February 23, 2018. . . Stay
We drove to Charleston SC to see my first play, Stay, onstage at South of Broadway Theatre. Eugenie Bondurant and Chris Rutherford originated the lead roles in 2009 in a staged reading at the late lamented Gorilla Theatre. That was my very first staged reading when I didn’t even know what a staged reading was, so it’s lovely to be working with Eugenie and Chris again on the GASP! project.
That reading was my introduction into workshopping and revising a script, and getting helpful feedback from an audience. With thanks to the Gorilla’s Bridget Bean, director Jim Rayfield and the amazing Fanni Green, who shared an early draft with them.
The play is an intimate thriller, the only one like that I’ve written. An eye surgeon convinces her husband he’s been blinded in an accident, to try and keep him from leaving her. But of course things go awry.
I worked with dramaturg Dana Lynn Formby of Chicago Dramatists on the script after the Gorilla reading, and she was outrageously helpful and told me many things that needed fixing. After more readings and many, many more rewrites, and more dramaturgy a couple years later from Chicago Dramatists’ Alice Austen, Stay had a beautiful production outside Austin in 2013 with the Wimberley Players.
South of Broadway Theatre’s Artistic Director, Kristen Kos, discovered the script on the New Play Exchange and she’s playing the lead. She doesn’t normally do that, but told me that it was such a lovely challenge she couldn’t resist auditioning, which is lovely to hear.
I rewrote the script a lot after the Wimberley production, which was beautiful and moving, with a wonderful cast and a set I found out later was a rare stage effort by Scott Wade, nationally famous as The Dirty Car Artist. Much of the rewriting was to simplify the staging, since director David McCullars and Aaron Johnson, an amazingly physical actor who runs a commedia dell’arte troupe in Austin, discovered that the script worked best if the actor playing the husband really couldn’t see, when his eyes were bandaged. So Aaron learned his lines and got off book early in the rehearsal process, and spent most of the rehearsals and most of each performance in the dark.
What I hadn’t thought about until I saw Stay onstage was how much trouble it was between scenes, with the stage manager having to move a blindfolded actor safely – and I hate long scene transitions. So I simplified the set and made the scenes more seamless, to make the next production easier.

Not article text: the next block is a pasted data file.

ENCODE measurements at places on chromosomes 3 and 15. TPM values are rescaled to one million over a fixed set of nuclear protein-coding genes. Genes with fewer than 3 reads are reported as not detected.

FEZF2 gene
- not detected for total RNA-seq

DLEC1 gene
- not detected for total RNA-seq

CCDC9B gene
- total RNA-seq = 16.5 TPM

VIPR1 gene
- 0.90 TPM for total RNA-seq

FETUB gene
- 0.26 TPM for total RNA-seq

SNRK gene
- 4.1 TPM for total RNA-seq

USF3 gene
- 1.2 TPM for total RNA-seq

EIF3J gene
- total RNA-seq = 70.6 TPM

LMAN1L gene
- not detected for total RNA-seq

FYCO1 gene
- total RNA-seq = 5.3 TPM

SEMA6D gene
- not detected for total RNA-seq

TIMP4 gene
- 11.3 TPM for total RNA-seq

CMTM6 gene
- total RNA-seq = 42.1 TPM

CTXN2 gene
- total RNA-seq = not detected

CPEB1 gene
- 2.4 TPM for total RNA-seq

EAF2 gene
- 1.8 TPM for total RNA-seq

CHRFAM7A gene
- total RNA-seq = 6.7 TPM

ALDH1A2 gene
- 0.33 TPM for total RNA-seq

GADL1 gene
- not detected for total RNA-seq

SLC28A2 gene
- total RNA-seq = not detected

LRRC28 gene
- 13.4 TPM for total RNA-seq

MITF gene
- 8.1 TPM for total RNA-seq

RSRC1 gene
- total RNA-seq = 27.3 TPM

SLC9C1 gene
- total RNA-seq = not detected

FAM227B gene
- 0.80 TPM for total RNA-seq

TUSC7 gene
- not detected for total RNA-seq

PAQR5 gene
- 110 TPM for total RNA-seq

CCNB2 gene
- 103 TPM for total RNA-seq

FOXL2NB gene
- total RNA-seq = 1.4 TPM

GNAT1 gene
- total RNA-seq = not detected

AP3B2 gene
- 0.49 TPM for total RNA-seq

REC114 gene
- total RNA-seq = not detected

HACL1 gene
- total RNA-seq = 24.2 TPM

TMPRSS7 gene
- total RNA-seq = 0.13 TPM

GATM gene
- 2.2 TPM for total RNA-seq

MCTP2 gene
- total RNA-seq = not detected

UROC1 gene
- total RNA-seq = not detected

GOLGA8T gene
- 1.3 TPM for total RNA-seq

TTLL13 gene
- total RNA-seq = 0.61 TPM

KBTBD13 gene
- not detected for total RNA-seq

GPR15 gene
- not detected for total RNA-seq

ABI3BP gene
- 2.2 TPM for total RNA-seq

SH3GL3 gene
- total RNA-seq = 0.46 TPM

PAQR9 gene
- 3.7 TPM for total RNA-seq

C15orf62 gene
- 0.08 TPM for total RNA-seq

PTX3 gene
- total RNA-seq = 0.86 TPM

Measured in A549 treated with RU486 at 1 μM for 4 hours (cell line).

South of Broadway Theatre is a lovely black box storefront in a hip neighborhood in North Charleston. The production was directed by Daniel Hall Kuhn, with Kristen Kos, David Moon, Linda Gish and Rob Maniscalco. Everyone involved with the production was welcoming and loved the scipt. The performance had gorgeous, atmospheric lighting and an impressionistic living room full of windows, that I described years ago in the script and was startled to see come so vividly to life.
Thank you to Anne Reid for the great production photos.
Kristen was nuanced, moving and amazing in the complex lead role. I watched the Friday evening opening straight through, without looking at the script beforehand so I’d be better able to judge how it worked onstage, as an audience member.
It was my very first script and my writing’s gotten better over the years, so I went back the next night with my notebook, and scribbled notes on all the moments that could use fine-tuning.
Stay was in the Charleston paper’s weekend section, and a reporter interviewed Kristen and me together the next morning, for the Charleston Post and Courier. I gave a workshop for South of Broadway’s writers’ group on Sunday, with materials from the Dramatists Guild, the New Play Exchange, PlayPenn and Chicago Dramatists. It was a large and lively group, enthusiastic about getting scripts out into the world, writing artist statements and finding opportunities.
Hilariously, one of the writers was the Artistic Director of Charleston’s 5th Wall Productions, a cool theatre that does new work and that’s rejected my scripts many times. I laughed about it when he introduced himself, since for every good thing that’s happened with one of my scripts, 98% of what I send out doesn’t get chosen.
He couldn’t place me at first, but partway through the workshop I mentioned The Burlesque Astronomy Play, a script I’m currently developing about science, art and femininity. There’s burlesque dancing, abstract art and onstage experiments, and one of them is plugging in a big dill pickle so it glows. When the AD of 5th Wall heard “Burlesque Astronomy,” he pointed at me and yelled, “The pickle play! You sent us the pickle play!”
It’s good to know that’s how that script gets remembered, with a pickle generating light, the last image in the play.